RENO, Nevada (AP) — A high-stakes, years-long legal battle over a proposed giant lithium mine in Nevada resumed on Thursday, mining company lawyers, the U.S. agency that approved it said. , ranchers, tribes, conservationists, businesses.
U.S. District Judge Miranda Du has ruled in the past to grant temporary injunctions sought by tribal leaders who claim that the mine site is on sacred grounds where their ancestors were slaughtered by U.S. cavalry in 1865. I have been rejected twice in one year.
But Thursday’s hearing in her Reno courtroom was the first hearing on the actual merits of the case, when the 9th U.S. Circuit Court of Appeals ruled Arizona’s ruling voiding federal recognition of a copper mine. After endorsing it, it will set the legal landscape going forward with a new twist. .
This potentially precedent decision casts doubt on the scope of influence of the Mining Act of 1872 and the disposition of waste rock from lithium mines in the high desert 25 miles (40 kilometers) south of the Oregon line. can affect. all over the country.
Lithium Nevada and the U.S. Bureau of Land Management Address Growing Demand for Lithium to Make Electric Vehicle Batteries, a Key Part of President Joe Biden’s Push to Accelerate the Shift from Fossil Fuels to Renewable Energy The project, which sits on top of an ancient volcano, is important to do so. .
Nevada ranchers and conservation groups say they will destroy dwindling habitats for sage grouse, Lahontan cutthroat trout, pronghorn antelope and golden eagles.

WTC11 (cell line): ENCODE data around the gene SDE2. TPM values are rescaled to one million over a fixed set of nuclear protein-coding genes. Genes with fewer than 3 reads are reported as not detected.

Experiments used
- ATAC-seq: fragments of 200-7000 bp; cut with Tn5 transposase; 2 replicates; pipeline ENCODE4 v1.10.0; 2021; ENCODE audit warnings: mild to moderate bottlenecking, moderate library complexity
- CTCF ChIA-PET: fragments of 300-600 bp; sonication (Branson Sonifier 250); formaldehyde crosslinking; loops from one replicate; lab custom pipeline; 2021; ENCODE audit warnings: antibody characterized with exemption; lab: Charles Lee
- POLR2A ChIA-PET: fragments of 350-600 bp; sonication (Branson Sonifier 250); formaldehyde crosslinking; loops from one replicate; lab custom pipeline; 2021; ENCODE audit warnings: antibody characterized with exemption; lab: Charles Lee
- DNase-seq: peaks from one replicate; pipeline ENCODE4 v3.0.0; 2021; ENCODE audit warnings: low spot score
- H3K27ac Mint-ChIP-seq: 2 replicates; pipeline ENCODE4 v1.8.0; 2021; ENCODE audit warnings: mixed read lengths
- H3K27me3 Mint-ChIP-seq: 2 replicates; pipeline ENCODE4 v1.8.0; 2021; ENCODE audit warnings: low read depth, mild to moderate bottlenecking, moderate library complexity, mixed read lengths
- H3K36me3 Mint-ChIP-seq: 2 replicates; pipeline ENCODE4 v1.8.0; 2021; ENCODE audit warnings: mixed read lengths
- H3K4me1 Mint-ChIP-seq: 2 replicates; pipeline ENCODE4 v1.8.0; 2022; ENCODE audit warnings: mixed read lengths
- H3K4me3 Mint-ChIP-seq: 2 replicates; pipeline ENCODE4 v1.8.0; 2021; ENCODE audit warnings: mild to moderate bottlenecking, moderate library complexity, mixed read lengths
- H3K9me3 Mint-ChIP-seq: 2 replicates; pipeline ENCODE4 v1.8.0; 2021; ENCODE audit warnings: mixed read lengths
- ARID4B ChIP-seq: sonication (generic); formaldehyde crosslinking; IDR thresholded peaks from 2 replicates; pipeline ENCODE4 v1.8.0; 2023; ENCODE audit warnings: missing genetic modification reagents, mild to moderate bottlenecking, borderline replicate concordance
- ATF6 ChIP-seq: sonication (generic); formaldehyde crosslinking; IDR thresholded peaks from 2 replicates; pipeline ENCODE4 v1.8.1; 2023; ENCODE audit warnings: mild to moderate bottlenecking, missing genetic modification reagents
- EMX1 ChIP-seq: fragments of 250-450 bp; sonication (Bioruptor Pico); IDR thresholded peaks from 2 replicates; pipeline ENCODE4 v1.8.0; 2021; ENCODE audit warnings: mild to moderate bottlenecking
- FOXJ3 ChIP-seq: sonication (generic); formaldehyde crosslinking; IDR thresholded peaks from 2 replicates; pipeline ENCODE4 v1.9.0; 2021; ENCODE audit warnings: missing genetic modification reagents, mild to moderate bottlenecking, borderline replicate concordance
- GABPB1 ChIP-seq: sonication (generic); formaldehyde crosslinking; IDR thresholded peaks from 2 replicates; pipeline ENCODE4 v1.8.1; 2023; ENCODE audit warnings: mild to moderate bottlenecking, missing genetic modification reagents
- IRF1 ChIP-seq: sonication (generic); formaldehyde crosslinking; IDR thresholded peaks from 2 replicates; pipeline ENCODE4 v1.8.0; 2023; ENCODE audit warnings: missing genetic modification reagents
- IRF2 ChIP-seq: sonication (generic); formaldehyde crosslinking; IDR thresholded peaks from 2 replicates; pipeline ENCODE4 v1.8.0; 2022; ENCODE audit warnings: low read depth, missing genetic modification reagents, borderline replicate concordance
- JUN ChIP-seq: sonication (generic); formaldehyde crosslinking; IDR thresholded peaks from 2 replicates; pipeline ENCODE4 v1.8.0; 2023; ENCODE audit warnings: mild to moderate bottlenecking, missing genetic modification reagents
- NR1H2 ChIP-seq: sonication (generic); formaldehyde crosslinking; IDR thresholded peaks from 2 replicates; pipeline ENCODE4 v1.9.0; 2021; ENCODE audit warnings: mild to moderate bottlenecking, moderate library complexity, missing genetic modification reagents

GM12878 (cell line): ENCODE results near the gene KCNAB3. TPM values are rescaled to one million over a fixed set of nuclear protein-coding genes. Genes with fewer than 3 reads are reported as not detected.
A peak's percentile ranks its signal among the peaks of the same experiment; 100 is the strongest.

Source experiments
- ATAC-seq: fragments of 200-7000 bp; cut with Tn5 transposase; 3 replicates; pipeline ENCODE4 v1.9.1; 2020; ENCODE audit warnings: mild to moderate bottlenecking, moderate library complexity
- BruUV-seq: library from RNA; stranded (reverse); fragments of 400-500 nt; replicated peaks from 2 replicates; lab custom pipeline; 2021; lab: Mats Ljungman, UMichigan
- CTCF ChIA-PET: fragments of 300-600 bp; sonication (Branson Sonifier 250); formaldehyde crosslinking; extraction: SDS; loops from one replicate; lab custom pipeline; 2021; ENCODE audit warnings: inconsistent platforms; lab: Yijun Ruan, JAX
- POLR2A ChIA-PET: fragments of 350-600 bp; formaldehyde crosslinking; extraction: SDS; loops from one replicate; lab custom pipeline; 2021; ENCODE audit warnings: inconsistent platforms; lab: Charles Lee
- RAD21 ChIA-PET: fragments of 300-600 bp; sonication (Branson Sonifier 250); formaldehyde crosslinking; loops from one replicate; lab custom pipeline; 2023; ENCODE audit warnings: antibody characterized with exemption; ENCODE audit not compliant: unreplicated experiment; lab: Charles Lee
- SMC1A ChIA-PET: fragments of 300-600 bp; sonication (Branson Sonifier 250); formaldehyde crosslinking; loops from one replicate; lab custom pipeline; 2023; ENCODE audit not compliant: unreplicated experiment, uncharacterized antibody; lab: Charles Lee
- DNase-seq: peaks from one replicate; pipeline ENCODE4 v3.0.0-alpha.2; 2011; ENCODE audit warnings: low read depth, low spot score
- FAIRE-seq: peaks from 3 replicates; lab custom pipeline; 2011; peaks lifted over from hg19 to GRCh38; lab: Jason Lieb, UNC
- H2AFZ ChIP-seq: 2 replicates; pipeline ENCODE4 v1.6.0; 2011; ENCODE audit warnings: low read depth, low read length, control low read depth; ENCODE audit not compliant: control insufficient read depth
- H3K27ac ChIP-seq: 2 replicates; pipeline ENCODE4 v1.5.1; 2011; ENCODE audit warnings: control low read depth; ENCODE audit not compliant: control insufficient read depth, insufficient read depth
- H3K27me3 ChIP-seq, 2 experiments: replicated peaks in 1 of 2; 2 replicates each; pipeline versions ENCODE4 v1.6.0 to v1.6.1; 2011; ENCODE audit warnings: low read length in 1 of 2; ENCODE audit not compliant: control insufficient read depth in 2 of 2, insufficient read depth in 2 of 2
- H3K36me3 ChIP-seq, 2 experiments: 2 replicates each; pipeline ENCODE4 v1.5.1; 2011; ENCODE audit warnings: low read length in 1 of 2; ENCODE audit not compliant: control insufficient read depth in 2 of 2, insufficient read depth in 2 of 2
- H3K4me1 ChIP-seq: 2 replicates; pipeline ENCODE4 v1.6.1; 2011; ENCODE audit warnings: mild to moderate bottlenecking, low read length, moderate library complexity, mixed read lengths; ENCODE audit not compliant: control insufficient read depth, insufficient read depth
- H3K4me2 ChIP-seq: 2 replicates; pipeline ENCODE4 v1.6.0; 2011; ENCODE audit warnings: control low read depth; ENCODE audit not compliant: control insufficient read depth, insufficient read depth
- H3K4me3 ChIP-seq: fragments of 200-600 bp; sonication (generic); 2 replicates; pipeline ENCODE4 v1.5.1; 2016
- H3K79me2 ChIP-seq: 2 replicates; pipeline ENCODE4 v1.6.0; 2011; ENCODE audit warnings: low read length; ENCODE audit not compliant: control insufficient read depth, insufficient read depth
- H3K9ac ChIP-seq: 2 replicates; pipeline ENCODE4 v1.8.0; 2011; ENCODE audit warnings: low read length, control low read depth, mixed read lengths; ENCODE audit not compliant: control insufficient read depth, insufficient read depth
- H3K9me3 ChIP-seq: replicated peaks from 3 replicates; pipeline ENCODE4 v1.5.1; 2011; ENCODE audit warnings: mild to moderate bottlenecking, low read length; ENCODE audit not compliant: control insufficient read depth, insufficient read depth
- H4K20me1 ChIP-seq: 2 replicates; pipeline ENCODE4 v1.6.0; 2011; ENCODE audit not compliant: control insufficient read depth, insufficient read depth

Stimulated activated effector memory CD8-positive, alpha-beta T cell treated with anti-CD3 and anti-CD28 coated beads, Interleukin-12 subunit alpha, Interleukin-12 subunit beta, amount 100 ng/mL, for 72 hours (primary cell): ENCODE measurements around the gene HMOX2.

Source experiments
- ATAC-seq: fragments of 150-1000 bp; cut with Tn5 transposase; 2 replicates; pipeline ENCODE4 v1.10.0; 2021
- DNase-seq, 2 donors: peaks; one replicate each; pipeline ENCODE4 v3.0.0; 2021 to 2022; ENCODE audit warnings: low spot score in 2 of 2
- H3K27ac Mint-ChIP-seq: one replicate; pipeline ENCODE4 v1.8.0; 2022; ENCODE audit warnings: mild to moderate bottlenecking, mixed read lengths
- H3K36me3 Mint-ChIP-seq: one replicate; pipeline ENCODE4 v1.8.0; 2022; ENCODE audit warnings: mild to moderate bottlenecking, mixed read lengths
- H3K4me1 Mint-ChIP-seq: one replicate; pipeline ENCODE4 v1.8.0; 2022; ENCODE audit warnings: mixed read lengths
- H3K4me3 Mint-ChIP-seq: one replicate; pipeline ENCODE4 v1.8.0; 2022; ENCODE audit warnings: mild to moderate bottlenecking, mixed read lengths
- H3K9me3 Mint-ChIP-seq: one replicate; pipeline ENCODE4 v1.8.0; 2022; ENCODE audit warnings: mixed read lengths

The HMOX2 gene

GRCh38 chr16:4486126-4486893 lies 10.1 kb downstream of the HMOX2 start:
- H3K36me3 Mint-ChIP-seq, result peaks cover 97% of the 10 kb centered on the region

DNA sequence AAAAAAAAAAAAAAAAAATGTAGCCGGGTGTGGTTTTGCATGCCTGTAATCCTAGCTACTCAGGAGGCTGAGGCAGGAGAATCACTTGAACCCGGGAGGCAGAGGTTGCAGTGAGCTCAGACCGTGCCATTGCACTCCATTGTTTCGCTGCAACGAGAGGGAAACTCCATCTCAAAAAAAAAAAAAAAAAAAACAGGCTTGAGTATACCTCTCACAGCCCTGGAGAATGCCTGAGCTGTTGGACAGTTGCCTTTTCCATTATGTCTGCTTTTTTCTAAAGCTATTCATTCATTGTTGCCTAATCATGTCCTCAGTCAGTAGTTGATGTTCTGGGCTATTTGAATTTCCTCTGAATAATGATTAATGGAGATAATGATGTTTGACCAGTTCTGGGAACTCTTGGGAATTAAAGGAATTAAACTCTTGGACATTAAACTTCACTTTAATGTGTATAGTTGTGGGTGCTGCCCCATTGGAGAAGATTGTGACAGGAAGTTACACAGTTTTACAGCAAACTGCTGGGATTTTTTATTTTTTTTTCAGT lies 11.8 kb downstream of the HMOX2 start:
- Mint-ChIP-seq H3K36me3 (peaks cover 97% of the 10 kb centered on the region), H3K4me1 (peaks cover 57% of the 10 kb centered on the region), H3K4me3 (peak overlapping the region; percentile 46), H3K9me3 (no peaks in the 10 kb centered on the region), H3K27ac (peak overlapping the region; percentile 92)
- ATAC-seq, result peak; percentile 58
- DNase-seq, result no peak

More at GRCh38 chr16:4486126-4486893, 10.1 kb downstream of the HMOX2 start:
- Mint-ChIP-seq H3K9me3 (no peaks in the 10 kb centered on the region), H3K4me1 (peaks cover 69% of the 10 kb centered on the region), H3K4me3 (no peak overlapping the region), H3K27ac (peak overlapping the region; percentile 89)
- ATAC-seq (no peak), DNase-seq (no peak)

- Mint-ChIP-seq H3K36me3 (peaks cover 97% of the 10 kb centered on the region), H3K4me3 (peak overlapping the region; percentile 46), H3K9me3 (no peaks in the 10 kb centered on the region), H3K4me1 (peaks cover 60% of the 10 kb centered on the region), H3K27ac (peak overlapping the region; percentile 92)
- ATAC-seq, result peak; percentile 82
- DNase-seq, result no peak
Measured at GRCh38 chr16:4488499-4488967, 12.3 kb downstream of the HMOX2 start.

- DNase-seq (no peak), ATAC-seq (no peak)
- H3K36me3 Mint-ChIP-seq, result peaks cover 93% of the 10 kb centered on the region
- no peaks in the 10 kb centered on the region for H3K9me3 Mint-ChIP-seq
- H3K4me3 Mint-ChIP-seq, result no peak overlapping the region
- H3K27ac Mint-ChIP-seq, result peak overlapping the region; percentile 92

Wildlands Defense’s Katie Veit, one of the plaintiffs in the lawsuit seeking an injunction on the nearly 200-mile (321-kilometer) soccer pass project, said, “Along with neighboring Oregon’s wild land, undeveloped wormwood. It constitutes one of the last big blocks in the ocean of Northeast of Reno.
“We need a smart energy future that shifts the economy from fossil fuels to renewable energy without sacrificing rare species in the process,” said Greta Anderson, deputy director of the Western Basin Project. I’m here. under the Endangered Species Act.
BLM has moved quickly to approve the project in the final days of the Trump administration in 2021. The Biden administration continues to embrace mining as part of the president’s “clean” energy agenda aimed at fighting climate change.
Demand for lithium is expected to triple between 2020 and 2030, and Lithium Nevada says its project is the only one in the planning stage that will help meet demand.
Opponents who initially sued to block the mine in February 2021 want Judge Du to revoke BLM’s approval of the plan. Company officials and government lawyers want her to back them so construction can begin this year.
In addition to cultural and environmental concerns about potential impacts, a new Ninth Circuit ruling that shut down the Arizona mines in July and then refused to review that decision in September was a Nevada trial. floating in the mind of an official.
“I am interested in the extent to which[the case]determines the outcome of this case,” Du said in a court order ahead of Thursday’s hearing.
A San Francisco-based appeals court has ruled that the Forest Service lacked authority to approve Rosemont Copper’s plan to dispose of waste rock on land adjacent to a mine it hoped to mine in a national forest southeast of Tucson. upheld the Arizona ruling that
The service and BLM have long interpreted the Mining Act of 1872 as giving the same mineral rights to such land.
The Ninth Circuit agreed with U.S. Judge James Soto in ruling that the U.S. Forest Service approved Rosemont’s plans in 2019. He concluded that Rosemont had assumed under the Mining Act that he had “a valid mining claim on the 2,447 acres he proposed to occupy on that waste rock.”
https://fox40.com/news/national/ap-us-news/ap-bidens-agenda-lithium-mine-tribes-greens-collide-in-reno/ Biden Agenda, Lithium Mine, Tribes, Green Clash in Reno